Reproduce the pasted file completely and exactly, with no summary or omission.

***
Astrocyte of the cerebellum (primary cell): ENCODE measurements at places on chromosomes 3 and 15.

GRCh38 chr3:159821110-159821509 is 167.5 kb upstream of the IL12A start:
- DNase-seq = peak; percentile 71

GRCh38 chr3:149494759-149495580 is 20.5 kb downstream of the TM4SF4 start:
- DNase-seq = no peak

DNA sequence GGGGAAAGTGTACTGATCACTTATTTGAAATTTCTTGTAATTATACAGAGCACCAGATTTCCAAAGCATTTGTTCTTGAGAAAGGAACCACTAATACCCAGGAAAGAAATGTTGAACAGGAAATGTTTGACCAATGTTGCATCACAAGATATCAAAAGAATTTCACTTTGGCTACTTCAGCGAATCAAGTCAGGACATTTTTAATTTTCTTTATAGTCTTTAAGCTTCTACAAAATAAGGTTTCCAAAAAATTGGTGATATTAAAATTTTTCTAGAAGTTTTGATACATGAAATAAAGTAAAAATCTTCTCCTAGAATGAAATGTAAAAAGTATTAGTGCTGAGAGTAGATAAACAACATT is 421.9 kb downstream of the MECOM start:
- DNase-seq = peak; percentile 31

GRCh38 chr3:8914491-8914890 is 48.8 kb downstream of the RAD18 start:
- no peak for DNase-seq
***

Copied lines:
Astrocyte of the cerebellum (primary cell): ENCODE measurements at places on chromosomes 3 and 15.

GRCh38 chr3:159821110-159821509 is 167.5 kb upstream of the IL12A start:
- DNase-seq = peak; percentile 71

GRCh38 chr3:149494759-149495580 is 20.5 kb downstream of the TM4SF4 start:
- DNase-seq = no peak

DNA sequence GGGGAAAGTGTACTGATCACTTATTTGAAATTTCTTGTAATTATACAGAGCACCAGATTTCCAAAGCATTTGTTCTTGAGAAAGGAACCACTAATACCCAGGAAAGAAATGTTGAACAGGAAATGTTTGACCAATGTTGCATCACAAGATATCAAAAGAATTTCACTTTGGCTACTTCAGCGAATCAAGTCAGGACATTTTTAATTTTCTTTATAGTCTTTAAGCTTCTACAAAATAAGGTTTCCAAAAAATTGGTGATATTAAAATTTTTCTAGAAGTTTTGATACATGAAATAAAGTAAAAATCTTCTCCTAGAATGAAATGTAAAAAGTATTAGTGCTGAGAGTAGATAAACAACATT is 421.9 kb downstream of the MECOM start:
- DNase-seq = peak; percentile 31

GRCh38 chr3:8914491-8914890 is 48.8 kb downstream of the RAD18 start:
- no peak for DNase-seq